We therefore affirm these propositions:

  1. It is in the public interest for publishers and librarians to make available the widest diversity of views and expressions, including those that are unorthodox, unpopular, or considered dangerous by the majority.

Creative thought is by definition new, and what is new is different. The bearer of every new thought is a rebel until that idea is refined and tested. Totalitarian systems attempt to maintain themselves in power by the ruthless suppression of any concept that challenges the established orthodoxy. The power of a democratic system to adapt to change is vastly strengthened by the freedom of its citizens to choose widely from among conflicting opinions offered freely to them. To stifle every nonconformist idea at birth would mark the end of the democratic process. Furthermore, only through the constant activity of weighing and selecting can the democratic mind attain the strength demanded by times like these. We need to know not only what we believe but why we believe it.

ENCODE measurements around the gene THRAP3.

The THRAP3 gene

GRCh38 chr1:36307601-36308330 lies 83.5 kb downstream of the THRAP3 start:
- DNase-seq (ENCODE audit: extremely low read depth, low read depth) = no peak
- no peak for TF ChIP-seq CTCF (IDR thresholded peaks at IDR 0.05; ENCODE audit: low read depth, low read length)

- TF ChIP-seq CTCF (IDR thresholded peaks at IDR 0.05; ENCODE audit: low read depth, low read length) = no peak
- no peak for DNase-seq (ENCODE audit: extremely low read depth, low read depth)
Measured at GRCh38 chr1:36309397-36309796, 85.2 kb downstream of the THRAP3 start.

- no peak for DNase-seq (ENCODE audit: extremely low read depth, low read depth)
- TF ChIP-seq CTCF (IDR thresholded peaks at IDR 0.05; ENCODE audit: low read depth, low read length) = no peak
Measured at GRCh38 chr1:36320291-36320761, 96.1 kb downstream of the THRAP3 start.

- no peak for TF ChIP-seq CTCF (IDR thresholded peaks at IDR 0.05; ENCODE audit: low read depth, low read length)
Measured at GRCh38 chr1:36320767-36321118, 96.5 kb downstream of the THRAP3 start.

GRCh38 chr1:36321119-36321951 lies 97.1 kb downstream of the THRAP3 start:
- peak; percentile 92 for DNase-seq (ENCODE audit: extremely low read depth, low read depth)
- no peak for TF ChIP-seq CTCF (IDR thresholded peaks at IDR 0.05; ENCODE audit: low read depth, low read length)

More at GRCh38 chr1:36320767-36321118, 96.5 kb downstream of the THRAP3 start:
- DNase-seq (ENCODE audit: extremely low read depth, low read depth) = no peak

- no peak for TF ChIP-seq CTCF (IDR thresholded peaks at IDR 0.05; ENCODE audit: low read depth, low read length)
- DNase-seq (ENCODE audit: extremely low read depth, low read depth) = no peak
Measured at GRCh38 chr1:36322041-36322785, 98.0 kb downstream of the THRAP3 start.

1. Publishers, librarians, and booksellers do not need to endorse every idea or presentation they make available. It would conflict with the public interest for them to establish their own political, moral, or aesthetic views as a standard for determining what should be published or circulated.

Publishers and librarians serve the educational process by helping to make available knowledge and ideas required for the growth of the mind and the increase of learning. They do not foster education by imposing as mentors the patterns of their own thought. The people should have the freedom to read and consider a broader range of ideas than those that may be held by any single librarian or publisher or government or church. It is wrong that what one can read should be confined to what another thinks proper.